Plaza, 1475 Western Ave., Albany, 689-7777, provence-restaurant.net
Serving lunch 11:30-3 Mon-Sat, dinner 5-9 Mon, 5-10 Tue-Thu,
5-10:30 Fri-Sat, 4:30-8:30 Sun. AE, D, MC, V.
price range: $10 (small plate of pork medallions) to
$31 (rack of lamb)
survived Valentine’s Day. We ignored it or embraced it but
we couldn’t avoid it. We thought that a quarter century of
marriage spoke for itself, requiring no phony-assed flowers
and such. We were mistaken. Or I was, at any rate.
child is going to a friend’s birthday party Saturday night,”
was the windup. The pitch: “Why don’t we go out to dinner?”
Because it’s the night before V-Day. Perhaps the horror of
that thought put the pitiful quaver in my voice that must
have helped me snag a late reservation at Provence. We showed
up at 8:30 to find the place teeming, tables filled, customers
waiting, maître d’ parsing the dining dynamics to efficiently
feed those in line to just-vacated seats. All while pianist
Peg Delaney offered a peacefully contrasting set of standards
to take the edge off the night.
I want to race ahead and say that my wife and I had a splendid
dinner that night. This allows me to bitch about a few things
before recapturing the wonderfulness.
There are few absolutes in the restaurant biz. Fat guys shouldn’t
wear lobster bibs, it can be argued, but that’s purely an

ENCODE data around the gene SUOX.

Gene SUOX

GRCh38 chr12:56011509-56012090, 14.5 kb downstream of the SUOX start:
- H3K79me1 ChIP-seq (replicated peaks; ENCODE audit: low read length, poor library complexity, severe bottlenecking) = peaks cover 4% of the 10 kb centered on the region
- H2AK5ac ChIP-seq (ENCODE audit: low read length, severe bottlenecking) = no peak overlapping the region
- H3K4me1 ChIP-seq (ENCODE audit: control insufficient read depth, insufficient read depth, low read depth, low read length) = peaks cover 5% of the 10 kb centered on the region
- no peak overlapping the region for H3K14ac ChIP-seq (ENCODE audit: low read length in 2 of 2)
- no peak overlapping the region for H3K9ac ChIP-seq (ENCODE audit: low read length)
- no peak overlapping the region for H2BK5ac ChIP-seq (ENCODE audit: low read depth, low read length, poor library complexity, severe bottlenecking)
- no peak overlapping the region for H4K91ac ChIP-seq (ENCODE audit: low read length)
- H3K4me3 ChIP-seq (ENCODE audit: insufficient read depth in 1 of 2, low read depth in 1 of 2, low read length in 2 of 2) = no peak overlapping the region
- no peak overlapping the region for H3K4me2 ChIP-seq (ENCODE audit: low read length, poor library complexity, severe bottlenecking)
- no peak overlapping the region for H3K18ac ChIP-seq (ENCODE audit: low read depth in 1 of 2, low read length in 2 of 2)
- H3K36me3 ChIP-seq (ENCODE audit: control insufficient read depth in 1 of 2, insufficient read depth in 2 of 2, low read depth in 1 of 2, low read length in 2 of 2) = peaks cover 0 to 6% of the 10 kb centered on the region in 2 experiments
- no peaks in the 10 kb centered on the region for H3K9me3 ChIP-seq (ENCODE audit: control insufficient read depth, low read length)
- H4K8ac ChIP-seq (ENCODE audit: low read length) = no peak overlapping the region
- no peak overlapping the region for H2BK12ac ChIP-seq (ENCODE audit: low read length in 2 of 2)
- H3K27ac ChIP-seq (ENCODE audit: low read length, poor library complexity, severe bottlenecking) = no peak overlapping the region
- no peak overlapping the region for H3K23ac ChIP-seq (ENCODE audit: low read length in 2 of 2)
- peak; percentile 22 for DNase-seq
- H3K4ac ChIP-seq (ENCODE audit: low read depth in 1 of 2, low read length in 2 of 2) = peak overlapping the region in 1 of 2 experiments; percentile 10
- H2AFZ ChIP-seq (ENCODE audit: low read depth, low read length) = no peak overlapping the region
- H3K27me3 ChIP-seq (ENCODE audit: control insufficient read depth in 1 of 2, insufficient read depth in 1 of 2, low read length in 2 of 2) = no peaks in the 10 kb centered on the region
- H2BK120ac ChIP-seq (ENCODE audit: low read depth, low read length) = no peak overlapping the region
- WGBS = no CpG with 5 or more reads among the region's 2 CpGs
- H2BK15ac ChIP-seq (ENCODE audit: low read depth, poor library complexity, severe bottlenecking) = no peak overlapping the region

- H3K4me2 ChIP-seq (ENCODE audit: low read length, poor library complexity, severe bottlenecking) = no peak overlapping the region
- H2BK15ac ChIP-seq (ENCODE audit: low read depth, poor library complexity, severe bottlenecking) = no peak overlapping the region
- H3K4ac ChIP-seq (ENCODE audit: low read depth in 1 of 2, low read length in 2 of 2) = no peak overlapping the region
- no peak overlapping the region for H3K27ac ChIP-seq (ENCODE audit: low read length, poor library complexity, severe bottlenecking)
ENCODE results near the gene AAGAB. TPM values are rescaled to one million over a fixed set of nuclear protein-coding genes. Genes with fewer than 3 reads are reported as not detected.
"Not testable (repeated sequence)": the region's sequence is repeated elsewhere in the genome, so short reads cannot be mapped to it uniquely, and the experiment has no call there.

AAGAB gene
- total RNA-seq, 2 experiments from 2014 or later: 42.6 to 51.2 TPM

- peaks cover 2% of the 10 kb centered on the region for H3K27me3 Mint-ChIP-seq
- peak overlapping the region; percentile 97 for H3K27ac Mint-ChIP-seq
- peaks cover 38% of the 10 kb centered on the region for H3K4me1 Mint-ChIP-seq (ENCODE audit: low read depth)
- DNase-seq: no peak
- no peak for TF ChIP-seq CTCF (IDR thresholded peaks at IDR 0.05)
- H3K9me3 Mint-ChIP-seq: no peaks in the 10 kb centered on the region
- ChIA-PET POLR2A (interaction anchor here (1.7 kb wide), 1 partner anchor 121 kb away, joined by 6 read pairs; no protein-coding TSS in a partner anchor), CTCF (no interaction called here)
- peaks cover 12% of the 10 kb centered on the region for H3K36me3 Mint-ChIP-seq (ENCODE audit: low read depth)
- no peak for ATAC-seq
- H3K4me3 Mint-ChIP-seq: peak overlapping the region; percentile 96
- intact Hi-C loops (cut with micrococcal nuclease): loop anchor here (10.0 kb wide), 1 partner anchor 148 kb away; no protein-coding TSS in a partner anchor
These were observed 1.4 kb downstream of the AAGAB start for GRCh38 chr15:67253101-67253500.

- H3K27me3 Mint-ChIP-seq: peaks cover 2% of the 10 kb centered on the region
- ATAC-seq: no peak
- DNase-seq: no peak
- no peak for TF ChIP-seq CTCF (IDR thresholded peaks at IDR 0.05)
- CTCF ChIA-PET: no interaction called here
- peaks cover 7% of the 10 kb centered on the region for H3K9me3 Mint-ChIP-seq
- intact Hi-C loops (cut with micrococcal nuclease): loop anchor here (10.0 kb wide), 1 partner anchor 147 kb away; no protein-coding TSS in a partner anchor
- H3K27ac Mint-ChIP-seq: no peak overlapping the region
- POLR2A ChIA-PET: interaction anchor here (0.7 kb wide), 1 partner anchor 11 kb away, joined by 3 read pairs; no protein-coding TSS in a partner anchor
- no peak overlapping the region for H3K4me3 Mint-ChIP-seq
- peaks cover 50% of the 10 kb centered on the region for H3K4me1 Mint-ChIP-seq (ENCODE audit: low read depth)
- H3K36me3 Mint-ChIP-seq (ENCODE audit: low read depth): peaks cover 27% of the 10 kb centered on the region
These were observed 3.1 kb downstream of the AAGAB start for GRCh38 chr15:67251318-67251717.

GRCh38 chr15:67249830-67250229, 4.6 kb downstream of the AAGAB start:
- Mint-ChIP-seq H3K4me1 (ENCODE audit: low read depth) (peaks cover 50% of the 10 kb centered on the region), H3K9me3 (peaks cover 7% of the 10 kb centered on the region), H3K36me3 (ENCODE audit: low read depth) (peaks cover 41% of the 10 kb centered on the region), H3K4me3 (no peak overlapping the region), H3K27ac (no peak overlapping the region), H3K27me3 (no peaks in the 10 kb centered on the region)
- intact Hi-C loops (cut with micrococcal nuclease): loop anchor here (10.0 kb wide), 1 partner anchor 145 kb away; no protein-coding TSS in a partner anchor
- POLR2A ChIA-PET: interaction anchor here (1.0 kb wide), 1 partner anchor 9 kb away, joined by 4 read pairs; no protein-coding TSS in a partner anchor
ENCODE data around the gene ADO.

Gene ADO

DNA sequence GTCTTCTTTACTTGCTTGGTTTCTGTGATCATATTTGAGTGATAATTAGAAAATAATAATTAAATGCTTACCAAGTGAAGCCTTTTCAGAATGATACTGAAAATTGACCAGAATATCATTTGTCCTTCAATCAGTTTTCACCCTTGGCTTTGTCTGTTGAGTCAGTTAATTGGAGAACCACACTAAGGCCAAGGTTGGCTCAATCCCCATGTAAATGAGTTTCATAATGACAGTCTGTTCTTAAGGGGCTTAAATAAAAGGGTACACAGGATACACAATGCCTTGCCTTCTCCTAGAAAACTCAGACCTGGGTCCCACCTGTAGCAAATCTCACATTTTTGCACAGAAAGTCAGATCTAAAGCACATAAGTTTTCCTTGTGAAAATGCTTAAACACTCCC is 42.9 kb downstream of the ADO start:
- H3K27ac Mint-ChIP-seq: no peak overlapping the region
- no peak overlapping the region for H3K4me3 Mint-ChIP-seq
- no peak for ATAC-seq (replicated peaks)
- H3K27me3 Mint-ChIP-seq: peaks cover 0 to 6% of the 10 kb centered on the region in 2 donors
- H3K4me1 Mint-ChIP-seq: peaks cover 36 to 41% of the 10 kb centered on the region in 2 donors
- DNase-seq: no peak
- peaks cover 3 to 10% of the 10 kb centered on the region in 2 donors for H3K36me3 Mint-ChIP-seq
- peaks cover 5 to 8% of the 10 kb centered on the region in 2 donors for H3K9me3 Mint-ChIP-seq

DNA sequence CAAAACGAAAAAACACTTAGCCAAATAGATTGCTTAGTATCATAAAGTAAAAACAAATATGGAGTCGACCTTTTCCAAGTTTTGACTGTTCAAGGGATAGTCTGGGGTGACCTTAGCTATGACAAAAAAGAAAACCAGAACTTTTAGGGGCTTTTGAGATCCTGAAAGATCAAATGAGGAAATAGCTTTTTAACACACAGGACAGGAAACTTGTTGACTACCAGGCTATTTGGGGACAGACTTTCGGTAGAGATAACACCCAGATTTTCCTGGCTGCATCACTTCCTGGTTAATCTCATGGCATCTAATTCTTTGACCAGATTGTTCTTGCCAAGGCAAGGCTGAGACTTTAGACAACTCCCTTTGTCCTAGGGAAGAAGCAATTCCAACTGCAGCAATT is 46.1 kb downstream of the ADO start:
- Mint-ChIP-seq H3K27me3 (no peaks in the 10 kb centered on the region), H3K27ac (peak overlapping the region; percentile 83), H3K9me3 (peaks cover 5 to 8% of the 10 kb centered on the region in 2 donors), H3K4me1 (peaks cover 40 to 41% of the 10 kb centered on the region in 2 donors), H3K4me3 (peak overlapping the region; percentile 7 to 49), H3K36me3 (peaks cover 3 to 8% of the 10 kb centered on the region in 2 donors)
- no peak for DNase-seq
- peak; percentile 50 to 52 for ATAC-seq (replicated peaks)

aesthetic matter. Fine-dining restaurants, on the other hand,
shouldn’t have TV screens. An outsized LCD screen hangs over
one side of the bar, competing with the music, sucking in
the attention of customers who might otherwise actually talk
to one another, and serving only one not-terribly-useful purpose:
When a TGI Friday’s ad burst onto the screen, we were reminded
how truly terrible the food there looks.
There’s also what I call the friend-of-the-house problem.
I haven’t been to the place in a decade. While we weren’t
expecting picture-perfect service on a Valentine’s Day weekend
Saturday, it was discomforting to watch those who clearly
were regulars get fussed over while I struggled to catch a
server’s eye for a wine refill.
The menu adapts a solidly French (or southeasterly so) center
to local and current tastes without much compromise. Most
of the appetizer and entrée plates are available in two sizes,
a boon if you want to order a smaller starter (I did) and
the server remembers that aspect of your order (he didn’t).
That said, it’s on to the good stuff. I kept my appetizer
plate, thus enjoying half of the assiette de charcuterie
($7.50/$13) for V-Day breakfast. Two types of pâté are
featured, both sliced from soft loaves. One is a liver-rich
compote, the other more of a mixed-meat terrine with prominent
pistachios. They complement each other nicely but they’re
fantastically rich—and hard to commit to when you’ve also
got saucisson (a garlicky pork sausage) and prosciutto
Among the weekend specials was chimney pot soup ($7), a hodgepodge
of chicken and vegetables in a dark broth that featured kale
among its ingredients, and thus had my wife all excited. She
reveres that tough, cranky leaf, continuing to believe that
there’s a health benefit in food that fights back unless cooked
Other starters include mussels in a white wine and cream broth
($6.50/$10.50), escargots ($11), a smoked salmon plate ($7.50/$13),